On collective days…

  • we still start with calendar time + the devotional part of the day. it’s very important to us that the boys lean in and learn about the Lord at the beginning of each school day. 


  • we watch one or two cartoon interpretations of the story on collective learning days :: I typically pull the cartoons from The Beginner’s Bible, SuperBook, or The Greatest Heroes + Legends of the Bible. These are all cartoons that I watched on VHS as a kid and have access to via a streaming service or my own personal collection. But you can find a lot of them on YouTube! For example, when we read the Creation Story / Adam + Eve, we watched these cartoon: ONE, TWO, THREE and FOUR

  • I may try to insert a craft in or set up a little skit for them to do to retell the story, but some days we use a coloring page. or if I can find a song to sing / a movie to watch that reflects the story, we may do that too, but it really depends on the day. 


  • collective days are also where we may opt to take a field trip to our local aquarium, farm, or museum. 


  • these are the days where a lot of errands get done. the boys may help with house and yard work. we take trips to the grocery store and pick up supplies we need for upcoming projects. 


in short, collective days are used as buffer days when we need a break from the regular routine and rhythm. It’s great when someone is feeling under the weather or comes down with a bug because.

I treat them as a reset day if things are just not going the way we need it to go that week. I really lean into these type of days with no guilt and if I’m honest, there are some weeks where the whole week is a collective learning week and that’s okay.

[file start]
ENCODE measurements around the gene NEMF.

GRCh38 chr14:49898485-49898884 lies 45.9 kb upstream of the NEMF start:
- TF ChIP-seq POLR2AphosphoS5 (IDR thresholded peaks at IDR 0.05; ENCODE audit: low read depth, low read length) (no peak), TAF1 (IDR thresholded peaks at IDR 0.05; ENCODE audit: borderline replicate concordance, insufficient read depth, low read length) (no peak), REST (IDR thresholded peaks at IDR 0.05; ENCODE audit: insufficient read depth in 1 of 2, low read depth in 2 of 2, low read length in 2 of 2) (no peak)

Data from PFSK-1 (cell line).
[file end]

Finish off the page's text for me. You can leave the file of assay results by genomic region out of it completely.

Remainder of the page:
Another thing I want to do is finding a local homeschooling group / families to partake in some kind of co-op that will become a treasured part of our collective days. Since we’re new to the area, I am still scouting for the right fit.

So, yes! that’s our schooling rhythm for the year. our vision is just learn while having fun + spending more time outside. it sounds simple, but in my honest opinion, that’s exactly how it should be! 



I actually don’t own a homeschooling planner because I rarely use them. Don’t get me wrong, I love planners and being organized, but a lot of the ones on the market have a lot of things that I don’t use, so spending money on them is a waste.

Instead, I’ve curated several simple sheets that I use as an organizational / planning tool I as need them. I fill them out on the computer (or by hand) print them out and then place them in a binder where it becomes a planner + schooling log.

I’m sharing them with you below!

just right click, save and then print at your own leisure!